By SEAN MURPHY
McALESTER — Orville Bullard and Paul Morgan were spending the last night of their fall fishing vacation sleeping in a camper along the Glover River in southern Oklahoma when shotgun blasts rang out.
Ambushed by three men, Bullard, 60, and Morgan, 54, were shot to death and their bodies set on fire, burned beyond recognition.
On Thursday, Michael P. DeLozier, 32, was put to death for the Sept. 24, 1995, killings. DeLozier was pronounced dead at 6:10 p.m. after receiving a lethal injection inside the death chamber at the Oklahoma State Penitentiary.
“They were two middle-aged men that were on an outing to enjoy the beautiful fall days of squirrel hunting and fishing along the Glover River,” Morgan’s wife, Phyllis Setzer, wrote in a letter to the state Pardon and Parole Board earlier this year. “Steve and Lewis were unarmed men, who were murdered for a generator, food, and the few possessions that were kept inside the camper.”
DeLozier declined to give any last words shortly before receiving the lethal injection. In a statement released by his lawyers earlier in the day, DeLozier admitted he killed the two men and apologized to their families.
“I cannot wait to finish paying this debt I owe so I can apologize to the souls of Mr. Morgan and Mr. Bullard, and ask them to forgive me for my taking their lives,” DeLozier wrote. “To the families of my victims all I can say is I’m sorry for the pain I’ve caused you. I hope my death will bring you some peace.”
Two of DeLozier’s attorneys, his wife from the Netherlands whom he married while in prison and two female in-laws witnessed the execution. DeLozier, wearing glasses and a full beard, nodded to the women and smiled before he closed his eyes and laid his head back on the gurney.
His breath hitched once as the lethal cocktail began to flow. Moments later, the color drained from his face.
Fourteen members of the victims’ families also witnessed the execution from behind one-way glass.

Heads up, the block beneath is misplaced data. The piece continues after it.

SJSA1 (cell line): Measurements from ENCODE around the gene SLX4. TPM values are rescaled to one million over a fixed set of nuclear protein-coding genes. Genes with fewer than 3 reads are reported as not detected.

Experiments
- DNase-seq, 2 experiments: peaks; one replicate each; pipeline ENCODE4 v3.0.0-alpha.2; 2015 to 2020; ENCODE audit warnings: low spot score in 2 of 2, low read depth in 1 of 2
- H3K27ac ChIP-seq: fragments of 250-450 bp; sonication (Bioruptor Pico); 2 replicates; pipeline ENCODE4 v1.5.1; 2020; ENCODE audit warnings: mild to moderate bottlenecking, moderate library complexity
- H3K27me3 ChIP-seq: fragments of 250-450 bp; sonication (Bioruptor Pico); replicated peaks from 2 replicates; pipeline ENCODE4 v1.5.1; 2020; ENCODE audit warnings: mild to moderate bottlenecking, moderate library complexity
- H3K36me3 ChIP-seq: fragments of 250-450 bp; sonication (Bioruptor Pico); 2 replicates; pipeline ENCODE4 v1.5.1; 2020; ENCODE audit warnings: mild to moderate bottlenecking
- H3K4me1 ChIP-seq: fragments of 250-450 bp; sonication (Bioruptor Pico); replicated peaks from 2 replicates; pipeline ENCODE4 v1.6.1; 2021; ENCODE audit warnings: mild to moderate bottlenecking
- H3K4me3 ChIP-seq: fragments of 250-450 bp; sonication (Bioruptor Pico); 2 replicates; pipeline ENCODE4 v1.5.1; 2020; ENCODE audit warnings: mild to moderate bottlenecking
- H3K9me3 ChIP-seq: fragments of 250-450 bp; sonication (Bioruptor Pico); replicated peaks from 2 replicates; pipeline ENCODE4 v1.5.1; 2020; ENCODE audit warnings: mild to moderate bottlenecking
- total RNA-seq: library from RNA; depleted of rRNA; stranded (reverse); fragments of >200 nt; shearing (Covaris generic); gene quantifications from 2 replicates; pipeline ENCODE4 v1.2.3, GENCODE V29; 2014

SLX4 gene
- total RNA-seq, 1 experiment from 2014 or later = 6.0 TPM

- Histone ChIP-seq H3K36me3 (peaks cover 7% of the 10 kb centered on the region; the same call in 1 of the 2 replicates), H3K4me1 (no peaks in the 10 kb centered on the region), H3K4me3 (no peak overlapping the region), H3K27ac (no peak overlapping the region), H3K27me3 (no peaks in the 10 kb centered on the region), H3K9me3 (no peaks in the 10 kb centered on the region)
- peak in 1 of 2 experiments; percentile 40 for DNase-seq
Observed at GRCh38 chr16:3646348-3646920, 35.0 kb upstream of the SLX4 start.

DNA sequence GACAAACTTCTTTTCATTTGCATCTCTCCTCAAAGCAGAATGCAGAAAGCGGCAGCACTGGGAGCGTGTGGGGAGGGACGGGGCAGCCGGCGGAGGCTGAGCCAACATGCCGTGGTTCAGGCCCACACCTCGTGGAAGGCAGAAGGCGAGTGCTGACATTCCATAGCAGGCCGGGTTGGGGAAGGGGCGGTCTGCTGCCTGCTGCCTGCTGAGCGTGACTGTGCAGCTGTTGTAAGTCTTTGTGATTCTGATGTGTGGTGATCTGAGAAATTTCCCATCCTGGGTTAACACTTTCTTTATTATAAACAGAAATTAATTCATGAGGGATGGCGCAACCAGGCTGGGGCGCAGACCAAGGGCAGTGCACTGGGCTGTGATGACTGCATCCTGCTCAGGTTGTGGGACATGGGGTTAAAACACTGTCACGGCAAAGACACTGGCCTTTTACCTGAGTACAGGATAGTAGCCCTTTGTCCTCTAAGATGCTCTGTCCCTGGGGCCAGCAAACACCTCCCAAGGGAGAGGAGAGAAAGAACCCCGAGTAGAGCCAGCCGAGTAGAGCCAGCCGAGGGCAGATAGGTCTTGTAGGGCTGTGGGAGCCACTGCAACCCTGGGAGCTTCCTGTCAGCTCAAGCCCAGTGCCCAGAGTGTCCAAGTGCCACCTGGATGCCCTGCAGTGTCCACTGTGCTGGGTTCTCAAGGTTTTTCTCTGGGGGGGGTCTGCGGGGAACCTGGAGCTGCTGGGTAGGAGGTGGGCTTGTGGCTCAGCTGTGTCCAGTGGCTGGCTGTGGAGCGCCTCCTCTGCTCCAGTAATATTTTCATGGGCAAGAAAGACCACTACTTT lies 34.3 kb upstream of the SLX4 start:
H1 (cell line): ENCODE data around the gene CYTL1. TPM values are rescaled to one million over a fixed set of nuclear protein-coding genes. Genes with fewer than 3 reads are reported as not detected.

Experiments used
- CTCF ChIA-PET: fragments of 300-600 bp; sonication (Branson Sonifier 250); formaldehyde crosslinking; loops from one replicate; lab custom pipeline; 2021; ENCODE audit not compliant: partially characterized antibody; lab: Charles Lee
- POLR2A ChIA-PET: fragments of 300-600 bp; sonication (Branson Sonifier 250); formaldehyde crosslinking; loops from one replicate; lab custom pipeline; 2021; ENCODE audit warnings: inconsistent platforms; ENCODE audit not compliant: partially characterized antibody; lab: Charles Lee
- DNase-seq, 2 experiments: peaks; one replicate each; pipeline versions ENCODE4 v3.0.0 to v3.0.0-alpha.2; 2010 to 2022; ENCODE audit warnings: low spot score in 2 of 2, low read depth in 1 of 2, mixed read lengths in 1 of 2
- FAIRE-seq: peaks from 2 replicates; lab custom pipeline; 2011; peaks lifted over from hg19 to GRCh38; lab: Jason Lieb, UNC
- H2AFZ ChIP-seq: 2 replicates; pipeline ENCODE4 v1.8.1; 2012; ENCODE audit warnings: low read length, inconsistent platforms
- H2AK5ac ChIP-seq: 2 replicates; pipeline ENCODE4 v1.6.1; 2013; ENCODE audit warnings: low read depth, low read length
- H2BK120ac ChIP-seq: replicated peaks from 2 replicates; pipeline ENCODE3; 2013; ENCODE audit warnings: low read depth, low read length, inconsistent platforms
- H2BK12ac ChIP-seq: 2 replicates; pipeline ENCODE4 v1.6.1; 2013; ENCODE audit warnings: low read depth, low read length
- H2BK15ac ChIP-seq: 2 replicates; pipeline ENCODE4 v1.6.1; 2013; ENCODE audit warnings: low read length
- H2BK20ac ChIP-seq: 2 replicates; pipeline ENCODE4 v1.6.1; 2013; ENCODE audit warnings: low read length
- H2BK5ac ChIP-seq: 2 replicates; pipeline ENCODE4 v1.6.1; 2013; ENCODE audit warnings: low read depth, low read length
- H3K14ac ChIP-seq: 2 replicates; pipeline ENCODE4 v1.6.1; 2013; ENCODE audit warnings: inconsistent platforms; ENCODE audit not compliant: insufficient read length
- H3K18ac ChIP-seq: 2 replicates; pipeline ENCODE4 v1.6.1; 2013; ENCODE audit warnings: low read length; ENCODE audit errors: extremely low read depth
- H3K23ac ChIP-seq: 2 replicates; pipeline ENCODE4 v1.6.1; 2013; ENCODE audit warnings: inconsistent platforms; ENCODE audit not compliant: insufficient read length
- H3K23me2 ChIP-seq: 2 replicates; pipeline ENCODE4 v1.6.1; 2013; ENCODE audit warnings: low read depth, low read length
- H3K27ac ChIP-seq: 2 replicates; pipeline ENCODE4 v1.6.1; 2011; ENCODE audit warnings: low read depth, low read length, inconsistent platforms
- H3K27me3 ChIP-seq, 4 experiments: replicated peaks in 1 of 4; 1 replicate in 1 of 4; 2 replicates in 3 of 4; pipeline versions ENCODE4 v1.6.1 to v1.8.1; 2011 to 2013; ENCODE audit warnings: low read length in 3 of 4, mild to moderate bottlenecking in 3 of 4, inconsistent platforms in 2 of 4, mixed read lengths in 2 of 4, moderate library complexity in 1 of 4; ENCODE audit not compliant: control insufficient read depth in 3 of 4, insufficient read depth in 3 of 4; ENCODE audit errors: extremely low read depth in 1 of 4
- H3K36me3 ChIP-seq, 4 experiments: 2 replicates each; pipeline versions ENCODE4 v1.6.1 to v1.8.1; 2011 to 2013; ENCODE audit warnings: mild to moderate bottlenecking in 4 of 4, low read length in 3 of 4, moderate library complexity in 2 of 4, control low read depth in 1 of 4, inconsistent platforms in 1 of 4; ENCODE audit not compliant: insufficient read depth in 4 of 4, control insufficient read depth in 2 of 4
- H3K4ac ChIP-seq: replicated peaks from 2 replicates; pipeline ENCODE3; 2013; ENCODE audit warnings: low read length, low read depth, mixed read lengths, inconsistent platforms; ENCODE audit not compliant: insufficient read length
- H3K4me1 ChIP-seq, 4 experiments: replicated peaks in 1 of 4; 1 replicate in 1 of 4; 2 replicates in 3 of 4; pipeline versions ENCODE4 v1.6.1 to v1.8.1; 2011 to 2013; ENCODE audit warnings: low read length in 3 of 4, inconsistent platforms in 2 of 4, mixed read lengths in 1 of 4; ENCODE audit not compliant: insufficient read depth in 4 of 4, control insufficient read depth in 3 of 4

Family members declined to comment to reporters after the execution. They released a statement thanking prosecutors for their work.
“We have waited nearly 14 years for this day,” the statement read. “We feel that justice has finally been served.”
Earlier Thursday, the state Court of Criminal Appeals denied a request from DeLozier’s attorneys for a stay of execution and a new evidentiary hearing, saying his attorneys didn’t have sufficient evidence to warrant those moves. His attorneys had argued that a medical expert had new evidence that showed years of methamphetamine abuse by DeLozier affected his brain at the time of the killings and that his trial attorney never presented that information to the McCurtain County jury that sentenced him to death.
Meanwhile, the five-member state Pardon and Parole Board had denied clemency for DeLozier in a unanimous ruling on June 29.
DeLozier was the third inmate put to death in Oklahoma this year. No other executions are currently scheduled in the state.
His last meal was a T-bone steak, french fries and a large salad. Last meals in Oklahoma are limited to $15 and must be available for purchase in the McAlester area.
DeLozier’s two co-defendants, brothers Glenney Dale Madison and Nathaniel Madison, also were convicted in connection with the two men’s deaths. Nathaniel Madison, 31, pleaded guilty to conspiracy to commit murder, received a 10-year sentence and testified against DeLozier. He was released from prison in 2000, prison records show.
Glenney Madison, 32, was convicted of first-degree murder and is serving a life prison sentence.